I was incredibly inspired by a blog post a read not too long ago on the Gotham website written by our lovely Dean of Faculty, Kelly Caldwell. (Read that here) It was the NYPL’s reading list for the summer, and recommendations for the types of books that we should make an effort to read. Naturally, I was intrigued. As a bibliophile that gets easily overwhelmed by all of the literature out there, I am always looking for what to read next. So, I embarked on the challenge.
First up: A book about immigrants or refugees.
I knew this one was especially important, considering that we have a man in the White House whose attitudes towards those without an American passport as less than kind. For this one, I chose White Teeth by Zadie Smith, an author whom I absolutely adore. It’s a book following three generations of two different families around the world and around each other and the mastery of the storytelling is really incredible. It did get a little slow sometimes, and the ending wasn’t my favorite, but the prose was ingenious, and there are some gorgeous quotes.
“The wicked lie, that the past is always tense and the future, perfect.”
“They cannot escape their history any more than you yourself can lose your shadow.”
Next: A book about unlikely friendship.
Now, originally for this book, I chose A Man Called Ove, a book about an elderly Swedish man whose suicide plot continues to be foiled by his nosy neighbors and scrappy stray cat. It was good, heartwarming, a quick read, and very entertaining. Perfect reading for when you want to turn off the news and remind yourself that there is indeed, some good in the world. So, yes, I recommend it.
But, in truth, right after I finished A Man Called Ove, I read a book about unlikely friendship that I think blows Ove out of the water (no offense, Ove.) That book is The Cider House Rules by John Irving. Now, anyone who knows me knows that I absolutely adore John Irving, I think he’s brilliant. He could write about what he had for breakfast today and I would pay the $7.99 plus shipping and handling to get that in my hands. The Cider House Rules is a story of an orphan boy, Homer Wells, and his friendships and relationships that could certainly be called unlikely, including with abortionist Wilbur Larch. The plot is a trip in and of itself, everything ties together is some sort of unexpected and remarkable way, and the ending is just incredible. It’s a brick, clocking in at about 600 pages, but on a 6 hour plane ride to California, this was the perfect choice.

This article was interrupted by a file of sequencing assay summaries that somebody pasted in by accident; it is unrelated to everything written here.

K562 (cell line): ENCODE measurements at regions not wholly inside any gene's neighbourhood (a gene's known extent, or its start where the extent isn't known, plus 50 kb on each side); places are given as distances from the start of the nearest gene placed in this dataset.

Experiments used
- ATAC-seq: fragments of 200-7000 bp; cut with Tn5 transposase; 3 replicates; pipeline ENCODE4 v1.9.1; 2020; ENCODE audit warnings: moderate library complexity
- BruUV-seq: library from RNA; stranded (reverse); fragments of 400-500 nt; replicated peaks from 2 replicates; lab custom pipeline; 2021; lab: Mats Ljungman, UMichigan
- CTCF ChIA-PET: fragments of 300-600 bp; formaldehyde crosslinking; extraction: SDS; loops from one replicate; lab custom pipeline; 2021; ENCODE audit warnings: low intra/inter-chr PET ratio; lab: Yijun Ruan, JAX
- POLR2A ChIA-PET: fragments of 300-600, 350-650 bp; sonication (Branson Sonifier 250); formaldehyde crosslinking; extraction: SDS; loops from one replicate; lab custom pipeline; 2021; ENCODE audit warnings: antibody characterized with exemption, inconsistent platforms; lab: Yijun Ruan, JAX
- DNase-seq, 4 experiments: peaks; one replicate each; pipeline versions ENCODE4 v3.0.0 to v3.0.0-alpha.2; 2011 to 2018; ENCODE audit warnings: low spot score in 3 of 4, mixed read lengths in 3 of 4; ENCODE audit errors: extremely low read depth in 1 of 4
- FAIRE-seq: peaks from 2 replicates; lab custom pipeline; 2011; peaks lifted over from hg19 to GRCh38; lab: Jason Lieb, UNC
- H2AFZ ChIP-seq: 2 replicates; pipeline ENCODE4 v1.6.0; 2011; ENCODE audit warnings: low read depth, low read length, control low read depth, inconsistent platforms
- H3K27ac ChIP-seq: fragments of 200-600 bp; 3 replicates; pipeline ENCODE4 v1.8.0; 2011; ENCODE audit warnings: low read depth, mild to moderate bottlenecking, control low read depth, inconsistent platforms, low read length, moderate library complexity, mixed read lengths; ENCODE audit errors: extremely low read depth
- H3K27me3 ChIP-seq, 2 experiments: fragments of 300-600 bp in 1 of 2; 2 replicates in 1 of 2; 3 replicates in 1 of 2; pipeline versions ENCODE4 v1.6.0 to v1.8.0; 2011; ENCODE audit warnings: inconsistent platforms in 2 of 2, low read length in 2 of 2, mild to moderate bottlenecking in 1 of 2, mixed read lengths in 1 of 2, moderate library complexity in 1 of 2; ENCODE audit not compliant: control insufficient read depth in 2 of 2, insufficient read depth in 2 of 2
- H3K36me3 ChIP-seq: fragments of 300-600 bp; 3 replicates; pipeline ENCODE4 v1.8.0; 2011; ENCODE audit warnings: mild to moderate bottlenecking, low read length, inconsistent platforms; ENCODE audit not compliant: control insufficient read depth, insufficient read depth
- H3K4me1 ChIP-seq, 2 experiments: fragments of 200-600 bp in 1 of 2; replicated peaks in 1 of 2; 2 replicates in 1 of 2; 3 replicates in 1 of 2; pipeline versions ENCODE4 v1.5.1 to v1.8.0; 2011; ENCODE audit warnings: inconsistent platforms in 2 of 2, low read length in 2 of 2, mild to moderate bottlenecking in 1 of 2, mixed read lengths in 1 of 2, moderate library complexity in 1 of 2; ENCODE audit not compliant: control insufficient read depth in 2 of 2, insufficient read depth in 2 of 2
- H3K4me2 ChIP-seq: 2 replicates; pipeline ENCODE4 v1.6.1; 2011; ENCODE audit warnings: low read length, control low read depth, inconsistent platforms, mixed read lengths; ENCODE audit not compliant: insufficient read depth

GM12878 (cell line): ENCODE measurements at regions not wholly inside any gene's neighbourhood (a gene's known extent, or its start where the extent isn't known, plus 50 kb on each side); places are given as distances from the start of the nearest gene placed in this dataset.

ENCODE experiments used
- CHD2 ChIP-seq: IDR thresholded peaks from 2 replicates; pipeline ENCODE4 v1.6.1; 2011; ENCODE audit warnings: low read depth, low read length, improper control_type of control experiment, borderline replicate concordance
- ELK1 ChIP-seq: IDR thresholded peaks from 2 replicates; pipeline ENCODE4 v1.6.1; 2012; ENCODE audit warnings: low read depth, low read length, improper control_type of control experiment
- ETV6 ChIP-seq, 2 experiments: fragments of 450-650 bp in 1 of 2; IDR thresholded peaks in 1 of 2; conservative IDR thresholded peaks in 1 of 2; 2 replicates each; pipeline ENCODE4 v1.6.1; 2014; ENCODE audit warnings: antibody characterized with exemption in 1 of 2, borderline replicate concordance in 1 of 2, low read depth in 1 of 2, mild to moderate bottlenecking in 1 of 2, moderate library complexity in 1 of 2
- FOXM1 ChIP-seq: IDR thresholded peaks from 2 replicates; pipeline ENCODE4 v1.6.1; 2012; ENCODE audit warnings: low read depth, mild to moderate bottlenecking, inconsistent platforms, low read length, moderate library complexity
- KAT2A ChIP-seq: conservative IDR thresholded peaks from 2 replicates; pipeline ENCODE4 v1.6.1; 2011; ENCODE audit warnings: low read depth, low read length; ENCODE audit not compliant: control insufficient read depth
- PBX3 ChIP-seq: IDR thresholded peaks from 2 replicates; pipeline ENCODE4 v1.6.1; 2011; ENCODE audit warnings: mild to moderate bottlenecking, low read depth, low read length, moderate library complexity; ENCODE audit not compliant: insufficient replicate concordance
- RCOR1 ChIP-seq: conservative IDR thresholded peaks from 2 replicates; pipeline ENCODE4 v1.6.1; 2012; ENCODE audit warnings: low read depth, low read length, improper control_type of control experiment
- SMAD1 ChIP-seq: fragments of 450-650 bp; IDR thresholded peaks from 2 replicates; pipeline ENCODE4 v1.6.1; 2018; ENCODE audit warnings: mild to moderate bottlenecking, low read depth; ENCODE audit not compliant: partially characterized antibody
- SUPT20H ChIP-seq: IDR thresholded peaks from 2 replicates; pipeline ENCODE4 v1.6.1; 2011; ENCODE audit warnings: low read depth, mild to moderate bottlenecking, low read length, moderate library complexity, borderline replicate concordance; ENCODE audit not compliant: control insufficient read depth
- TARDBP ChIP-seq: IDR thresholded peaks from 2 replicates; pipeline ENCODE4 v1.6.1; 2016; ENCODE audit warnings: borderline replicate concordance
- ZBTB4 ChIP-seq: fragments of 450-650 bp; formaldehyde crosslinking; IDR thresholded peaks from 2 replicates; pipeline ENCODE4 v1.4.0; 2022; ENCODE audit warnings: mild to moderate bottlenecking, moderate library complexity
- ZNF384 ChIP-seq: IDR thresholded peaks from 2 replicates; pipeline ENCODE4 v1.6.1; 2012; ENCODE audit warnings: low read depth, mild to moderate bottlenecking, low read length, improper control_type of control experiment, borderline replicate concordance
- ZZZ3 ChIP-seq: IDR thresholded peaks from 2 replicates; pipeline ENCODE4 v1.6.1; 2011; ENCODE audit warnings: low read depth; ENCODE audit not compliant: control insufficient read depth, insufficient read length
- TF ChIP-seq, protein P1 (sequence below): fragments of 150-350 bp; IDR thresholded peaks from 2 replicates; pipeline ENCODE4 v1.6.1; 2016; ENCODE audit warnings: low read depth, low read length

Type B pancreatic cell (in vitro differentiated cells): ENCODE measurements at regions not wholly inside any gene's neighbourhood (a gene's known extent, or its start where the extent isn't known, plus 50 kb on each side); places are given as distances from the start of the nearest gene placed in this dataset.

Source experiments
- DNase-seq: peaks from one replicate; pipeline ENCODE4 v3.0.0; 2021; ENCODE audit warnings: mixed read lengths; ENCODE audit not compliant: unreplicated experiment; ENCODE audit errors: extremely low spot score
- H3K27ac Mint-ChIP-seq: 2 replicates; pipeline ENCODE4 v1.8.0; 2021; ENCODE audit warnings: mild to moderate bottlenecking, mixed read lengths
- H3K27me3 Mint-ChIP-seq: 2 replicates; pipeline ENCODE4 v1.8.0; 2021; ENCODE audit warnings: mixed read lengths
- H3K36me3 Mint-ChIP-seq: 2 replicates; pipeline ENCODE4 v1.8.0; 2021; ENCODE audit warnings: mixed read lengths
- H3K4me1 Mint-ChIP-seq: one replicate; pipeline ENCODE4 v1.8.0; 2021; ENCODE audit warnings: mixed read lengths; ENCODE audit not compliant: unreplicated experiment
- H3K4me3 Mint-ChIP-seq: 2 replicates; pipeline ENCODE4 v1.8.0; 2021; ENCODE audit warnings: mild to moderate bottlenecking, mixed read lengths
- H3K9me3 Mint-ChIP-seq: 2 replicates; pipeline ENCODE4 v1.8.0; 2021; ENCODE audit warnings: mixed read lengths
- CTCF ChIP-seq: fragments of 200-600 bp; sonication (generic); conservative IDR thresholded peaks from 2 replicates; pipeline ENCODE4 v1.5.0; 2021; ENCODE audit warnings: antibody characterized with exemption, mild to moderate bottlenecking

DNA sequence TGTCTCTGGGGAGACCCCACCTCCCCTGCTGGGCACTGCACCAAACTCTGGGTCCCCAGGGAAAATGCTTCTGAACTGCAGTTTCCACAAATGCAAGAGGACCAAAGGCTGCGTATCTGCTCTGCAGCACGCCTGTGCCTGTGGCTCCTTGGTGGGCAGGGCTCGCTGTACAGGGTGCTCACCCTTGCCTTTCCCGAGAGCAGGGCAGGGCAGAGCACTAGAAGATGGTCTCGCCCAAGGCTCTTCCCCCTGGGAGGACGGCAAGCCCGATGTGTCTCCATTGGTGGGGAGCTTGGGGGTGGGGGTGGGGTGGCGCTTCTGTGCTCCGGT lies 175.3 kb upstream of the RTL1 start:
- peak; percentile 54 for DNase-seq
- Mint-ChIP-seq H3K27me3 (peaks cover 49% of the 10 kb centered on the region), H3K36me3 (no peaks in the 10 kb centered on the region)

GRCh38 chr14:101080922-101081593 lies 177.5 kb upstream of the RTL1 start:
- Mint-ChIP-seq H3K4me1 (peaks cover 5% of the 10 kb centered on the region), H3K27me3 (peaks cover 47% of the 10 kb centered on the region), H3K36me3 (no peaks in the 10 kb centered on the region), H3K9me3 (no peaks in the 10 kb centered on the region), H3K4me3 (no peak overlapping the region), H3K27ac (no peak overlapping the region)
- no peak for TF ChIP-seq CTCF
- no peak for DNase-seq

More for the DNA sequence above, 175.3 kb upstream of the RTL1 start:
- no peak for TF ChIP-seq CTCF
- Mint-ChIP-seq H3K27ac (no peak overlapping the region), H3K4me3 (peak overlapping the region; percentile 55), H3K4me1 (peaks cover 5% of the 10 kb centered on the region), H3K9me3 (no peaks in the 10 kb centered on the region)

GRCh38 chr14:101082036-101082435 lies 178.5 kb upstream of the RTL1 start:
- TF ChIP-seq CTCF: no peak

So, if you’re in the mood for something light, go spend an evening with Ove, but if you are ready to have your heart ripped out and stomped on, go for a ride in the Opportunity Knocks. (Read the book to pick up that reference)
“In Wally’s bedroom Homer marveled at how the world was simultaneously being invented and destroyed.”
“What is hardest to accept about the passage of time is that the people who once mattered the most to us wind up in parentheses.”
Last: A nonfiction book in a subject you’re passionate about.
This one was tricky for me, because I had no idea what to read. I had already read In Cold Blood, but I decided that since I wasn’t terribly passionate about the Midwest, brutal murder, or the 1950’s that that book didn’t count. I decided on Stacy Pershall’s Loud in the House of Myself: A Memoir of a Strange Girl. Now, I actually know Stacy, she’s a teacher here at Gotham, but I had never read her book, only her twitter. But, I thought, hey, I’m passionate about mental illness, Heck, I have a mental illness, so I guess this counts.
I’m so glad I did. I special ordered it from Word JC, and when it came in the mail, I tore through it. The story is beautiful and honest and heart wrenching, and so utterly human. There are lines in this book that I would legitimately get tattooed on my body, because they just speak to the human spirit and our quest to find meaning and love within a world that seems to be absent of both.
“I will make my skin a place in which I can live.”
“I will write this story on my body, anyone can read it. I will dance around the room.”
So, overall, it was a good summer for reading, and it’s not over yet.
Until next time,